The 5 Biggest Myths About Yoga

August 1, 2012 0 Comments

By Thomon Wardle

At some time, we’ve all had some preconceived notions about yoga, and it’s time to get them out in the open and explore them. I’ve been practicing yoga for years but I have to admit that I was also guilty of having some ideas about yoga that weren’t true. It wasn’t until I tried yoga and got involved in the regular practice of it that I realized that they were, after all, only ideas and not very good ones at that!

Let’s look at what some of these myths are that could do with some overhauling and some debunking!

1. Yoga is for the flower power hippie gang. Sure, yoga turned up at the same time as the hippies did in the 1970s. Somehow this has managed to colour its reputation – but times have changed. People aren’t wearing the same outfits as they did back then for a start. You’re just as likely to find upper tier athletes doing it as you will a hippy. For example Andy Murray (the tennis star), Kelly Slater (the surfer) and LeBron James (one of America’s top basketball players) all stretch out on the yoga mat as part of their fitness training programs.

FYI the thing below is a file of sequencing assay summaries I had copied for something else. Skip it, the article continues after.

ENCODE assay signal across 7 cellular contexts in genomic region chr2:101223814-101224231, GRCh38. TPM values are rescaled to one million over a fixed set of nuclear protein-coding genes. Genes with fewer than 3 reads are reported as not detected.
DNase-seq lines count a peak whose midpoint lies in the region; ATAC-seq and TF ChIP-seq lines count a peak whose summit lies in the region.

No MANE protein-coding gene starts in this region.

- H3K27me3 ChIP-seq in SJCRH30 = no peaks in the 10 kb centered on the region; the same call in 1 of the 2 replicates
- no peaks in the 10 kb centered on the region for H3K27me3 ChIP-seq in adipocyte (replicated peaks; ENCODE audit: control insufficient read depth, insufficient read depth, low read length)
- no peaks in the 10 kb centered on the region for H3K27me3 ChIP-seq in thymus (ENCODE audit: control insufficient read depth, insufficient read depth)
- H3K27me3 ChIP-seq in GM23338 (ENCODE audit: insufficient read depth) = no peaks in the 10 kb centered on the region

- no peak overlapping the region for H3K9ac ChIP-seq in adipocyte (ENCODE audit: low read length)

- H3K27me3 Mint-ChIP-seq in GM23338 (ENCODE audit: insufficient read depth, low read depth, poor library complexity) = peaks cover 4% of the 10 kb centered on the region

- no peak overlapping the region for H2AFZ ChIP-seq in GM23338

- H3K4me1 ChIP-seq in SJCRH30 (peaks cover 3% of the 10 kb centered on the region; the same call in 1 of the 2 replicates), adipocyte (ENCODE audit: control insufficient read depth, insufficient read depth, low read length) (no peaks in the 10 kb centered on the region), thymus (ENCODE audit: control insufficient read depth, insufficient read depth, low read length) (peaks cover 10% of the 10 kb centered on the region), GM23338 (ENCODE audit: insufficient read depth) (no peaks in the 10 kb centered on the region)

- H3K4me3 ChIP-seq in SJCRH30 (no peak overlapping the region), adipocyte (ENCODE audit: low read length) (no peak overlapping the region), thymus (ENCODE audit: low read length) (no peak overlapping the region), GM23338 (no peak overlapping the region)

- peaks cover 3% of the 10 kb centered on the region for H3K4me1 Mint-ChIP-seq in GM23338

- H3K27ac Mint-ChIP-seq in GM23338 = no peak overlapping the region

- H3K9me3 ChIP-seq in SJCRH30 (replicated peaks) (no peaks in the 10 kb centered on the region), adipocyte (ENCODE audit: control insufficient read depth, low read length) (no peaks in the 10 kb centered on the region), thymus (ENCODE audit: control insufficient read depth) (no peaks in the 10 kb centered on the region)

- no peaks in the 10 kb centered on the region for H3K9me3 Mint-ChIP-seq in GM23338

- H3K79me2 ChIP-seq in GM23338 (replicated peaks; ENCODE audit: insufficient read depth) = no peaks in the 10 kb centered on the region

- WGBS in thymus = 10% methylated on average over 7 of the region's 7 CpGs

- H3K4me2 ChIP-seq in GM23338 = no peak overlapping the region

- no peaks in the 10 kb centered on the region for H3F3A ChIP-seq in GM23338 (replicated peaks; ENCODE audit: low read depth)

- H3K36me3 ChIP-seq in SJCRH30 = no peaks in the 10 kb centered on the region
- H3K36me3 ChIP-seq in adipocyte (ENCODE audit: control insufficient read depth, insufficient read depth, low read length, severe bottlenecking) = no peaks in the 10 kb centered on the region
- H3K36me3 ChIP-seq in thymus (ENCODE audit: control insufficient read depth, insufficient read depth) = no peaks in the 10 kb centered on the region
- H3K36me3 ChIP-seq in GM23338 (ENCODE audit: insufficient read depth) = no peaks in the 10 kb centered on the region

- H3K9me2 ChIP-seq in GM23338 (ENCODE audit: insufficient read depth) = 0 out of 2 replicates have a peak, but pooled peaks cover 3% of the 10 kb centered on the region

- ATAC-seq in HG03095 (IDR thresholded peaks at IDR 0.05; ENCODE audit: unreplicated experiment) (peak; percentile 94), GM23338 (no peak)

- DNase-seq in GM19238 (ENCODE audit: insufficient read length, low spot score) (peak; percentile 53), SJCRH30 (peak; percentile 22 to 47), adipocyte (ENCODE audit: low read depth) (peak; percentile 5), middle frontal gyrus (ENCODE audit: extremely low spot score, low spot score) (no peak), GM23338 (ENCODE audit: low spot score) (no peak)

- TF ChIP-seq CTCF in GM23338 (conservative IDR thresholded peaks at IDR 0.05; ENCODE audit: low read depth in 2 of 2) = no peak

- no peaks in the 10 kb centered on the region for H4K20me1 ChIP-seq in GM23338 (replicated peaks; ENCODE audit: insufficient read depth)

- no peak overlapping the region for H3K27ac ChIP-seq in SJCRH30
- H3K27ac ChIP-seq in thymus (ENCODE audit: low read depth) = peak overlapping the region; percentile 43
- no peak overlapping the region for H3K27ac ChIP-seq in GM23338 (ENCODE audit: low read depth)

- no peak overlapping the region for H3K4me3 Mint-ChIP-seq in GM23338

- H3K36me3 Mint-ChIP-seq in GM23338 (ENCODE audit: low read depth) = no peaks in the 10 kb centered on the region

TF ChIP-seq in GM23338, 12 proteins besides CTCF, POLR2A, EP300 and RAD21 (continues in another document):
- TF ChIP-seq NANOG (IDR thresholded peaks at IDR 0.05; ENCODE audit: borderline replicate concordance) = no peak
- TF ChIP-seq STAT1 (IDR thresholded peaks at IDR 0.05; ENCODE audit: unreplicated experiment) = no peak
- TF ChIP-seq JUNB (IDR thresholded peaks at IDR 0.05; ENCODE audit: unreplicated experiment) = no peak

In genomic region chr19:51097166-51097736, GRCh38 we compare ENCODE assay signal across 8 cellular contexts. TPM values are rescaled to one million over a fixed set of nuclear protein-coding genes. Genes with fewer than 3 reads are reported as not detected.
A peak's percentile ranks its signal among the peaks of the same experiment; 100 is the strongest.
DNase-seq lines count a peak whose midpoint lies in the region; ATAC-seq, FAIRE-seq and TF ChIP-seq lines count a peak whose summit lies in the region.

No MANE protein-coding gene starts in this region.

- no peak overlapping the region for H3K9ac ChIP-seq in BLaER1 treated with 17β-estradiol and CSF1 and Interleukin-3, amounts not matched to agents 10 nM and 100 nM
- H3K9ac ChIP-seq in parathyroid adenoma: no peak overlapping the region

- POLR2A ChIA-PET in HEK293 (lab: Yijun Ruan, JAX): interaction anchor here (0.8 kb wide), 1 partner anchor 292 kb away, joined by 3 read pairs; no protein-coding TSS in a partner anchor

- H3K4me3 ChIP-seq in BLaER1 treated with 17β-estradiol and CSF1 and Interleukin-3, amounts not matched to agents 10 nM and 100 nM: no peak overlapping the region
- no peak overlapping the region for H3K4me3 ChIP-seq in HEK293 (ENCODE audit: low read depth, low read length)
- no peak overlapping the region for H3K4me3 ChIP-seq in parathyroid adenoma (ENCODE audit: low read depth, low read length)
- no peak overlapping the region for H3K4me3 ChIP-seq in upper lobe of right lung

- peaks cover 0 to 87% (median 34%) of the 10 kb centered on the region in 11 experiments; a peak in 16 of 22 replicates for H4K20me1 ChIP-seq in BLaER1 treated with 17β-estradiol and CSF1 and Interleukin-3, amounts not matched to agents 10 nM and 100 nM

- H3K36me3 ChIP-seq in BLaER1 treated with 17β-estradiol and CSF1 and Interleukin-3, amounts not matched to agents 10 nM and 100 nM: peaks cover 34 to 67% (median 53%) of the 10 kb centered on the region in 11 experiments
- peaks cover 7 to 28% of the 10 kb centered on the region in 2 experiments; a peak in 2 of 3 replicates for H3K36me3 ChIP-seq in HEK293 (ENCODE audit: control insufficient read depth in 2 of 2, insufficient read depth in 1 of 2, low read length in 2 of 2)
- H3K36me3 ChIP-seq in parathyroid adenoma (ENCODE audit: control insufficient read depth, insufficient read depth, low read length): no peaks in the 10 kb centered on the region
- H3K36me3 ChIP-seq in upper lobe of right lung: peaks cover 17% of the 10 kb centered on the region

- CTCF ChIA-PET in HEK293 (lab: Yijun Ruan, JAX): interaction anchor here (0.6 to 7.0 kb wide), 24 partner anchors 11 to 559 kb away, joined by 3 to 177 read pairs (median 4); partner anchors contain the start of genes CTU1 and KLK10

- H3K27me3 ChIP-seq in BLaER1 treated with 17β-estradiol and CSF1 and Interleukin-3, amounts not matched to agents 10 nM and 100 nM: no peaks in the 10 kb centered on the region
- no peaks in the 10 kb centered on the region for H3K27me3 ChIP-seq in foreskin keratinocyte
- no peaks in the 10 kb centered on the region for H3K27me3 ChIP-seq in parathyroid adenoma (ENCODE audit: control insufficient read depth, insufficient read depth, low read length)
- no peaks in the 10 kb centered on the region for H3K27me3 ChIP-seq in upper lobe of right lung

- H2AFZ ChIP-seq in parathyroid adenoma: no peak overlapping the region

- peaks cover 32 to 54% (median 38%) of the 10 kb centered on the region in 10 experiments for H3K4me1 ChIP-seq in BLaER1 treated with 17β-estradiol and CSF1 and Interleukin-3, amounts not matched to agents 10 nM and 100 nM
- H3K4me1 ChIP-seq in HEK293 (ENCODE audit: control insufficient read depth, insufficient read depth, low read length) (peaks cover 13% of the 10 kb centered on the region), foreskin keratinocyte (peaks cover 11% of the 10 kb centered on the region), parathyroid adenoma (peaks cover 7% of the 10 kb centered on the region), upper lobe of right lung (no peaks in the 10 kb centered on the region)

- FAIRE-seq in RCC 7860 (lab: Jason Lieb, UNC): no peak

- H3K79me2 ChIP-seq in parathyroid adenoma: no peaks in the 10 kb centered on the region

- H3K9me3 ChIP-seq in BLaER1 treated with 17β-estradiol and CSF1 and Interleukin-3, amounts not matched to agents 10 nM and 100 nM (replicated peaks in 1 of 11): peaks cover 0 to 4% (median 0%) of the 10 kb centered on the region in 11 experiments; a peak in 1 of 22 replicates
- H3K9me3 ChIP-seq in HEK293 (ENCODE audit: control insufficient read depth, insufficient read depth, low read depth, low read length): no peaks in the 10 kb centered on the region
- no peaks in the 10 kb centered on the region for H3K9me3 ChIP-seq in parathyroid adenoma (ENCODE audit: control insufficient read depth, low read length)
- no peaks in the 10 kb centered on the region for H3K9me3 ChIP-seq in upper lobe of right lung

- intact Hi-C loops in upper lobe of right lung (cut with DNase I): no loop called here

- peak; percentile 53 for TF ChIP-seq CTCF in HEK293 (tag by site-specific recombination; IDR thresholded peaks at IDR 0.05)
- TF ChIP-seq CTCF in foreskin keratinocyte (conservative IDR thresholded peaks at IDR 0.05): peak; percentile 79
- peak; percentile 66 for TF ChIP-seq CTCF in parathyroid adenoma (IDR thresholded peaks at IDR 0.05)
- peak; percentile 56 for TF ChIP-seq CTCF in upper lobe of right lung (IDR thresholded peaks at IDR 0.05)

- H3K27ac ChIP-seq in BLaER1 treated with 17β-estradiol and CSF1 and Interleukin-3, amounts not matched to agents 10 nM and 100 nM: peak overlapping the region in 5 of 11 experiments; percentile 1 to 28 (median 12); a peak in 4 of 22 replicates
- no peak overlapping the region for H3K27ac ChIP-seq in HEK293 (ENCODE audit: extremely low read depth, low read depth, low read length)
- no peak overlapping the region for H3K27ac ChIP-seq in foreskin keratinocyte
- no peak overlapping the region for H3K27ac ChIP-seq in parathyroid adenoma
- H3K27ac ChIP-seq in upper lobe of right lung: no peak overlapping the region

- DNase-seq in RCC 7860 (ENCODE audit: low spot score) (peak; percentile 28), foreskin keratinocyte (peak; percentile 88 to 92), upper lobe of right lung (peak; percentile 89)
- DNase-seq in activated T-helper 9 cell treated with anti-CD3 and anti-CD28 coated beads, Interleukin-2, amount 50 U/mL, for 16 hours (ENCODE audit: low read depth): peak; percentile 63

2. Yoga is for females. After 6000 years of yoga being a major part of the ashrams (a men only tradition), women are new to yoga. They’ve only really been involved for the last 60 years, since it arrived in North America. Yes, you’ll find some women doing it, but many of the influencers are men – for example, Bikram Choudhury.

3. Yoga is some sort of a religion. Sorry, but that’s just not true. Yes, there were some religions involved when it started out (Hinduism, Buddhism and Jainism) but it’s not about faith. It’s about providing a better balance in life, through the toning of the body and mind.

4. Yoga is way too easy. If you’re thinking this, then you’ve never taken a class. The first class I went to even put me off going again for a bit. I was expecting a slow moving stretching program, but the class that I went to was fast and made me feel dizzy. There are a variety of classes to choose from, so you can go slow or you can take the faster route, but it’s not necessarily easy. Some of the poses are very challenging.

5, Yoga is only for the young and the flexible. Touching on my last point there are over 100 different types of yoga. Each of these can be suited to different levels of fitness. Modern yogi gurus have adapted yoga exercises so that it meets with the Western lifestyle. It’s now possible to bend and stretch into different poses using equipment and knowledge.

You will only benefit from increasing flexibility, strength and a positive mind-set. If you want to get start in yoga, but don’t know what to do, then there are several courses of action that you can take. You could either get started at a local gym or yoga studio, or alternatively use a DVD for home use. You’ll be surprised what yoga can do for you.

Thomon Wardle is an experienced practitioner of yoga and pilates exercises. His range of yoga DVDs are listed and available from his site where you can also download a free eBook worth £9.95

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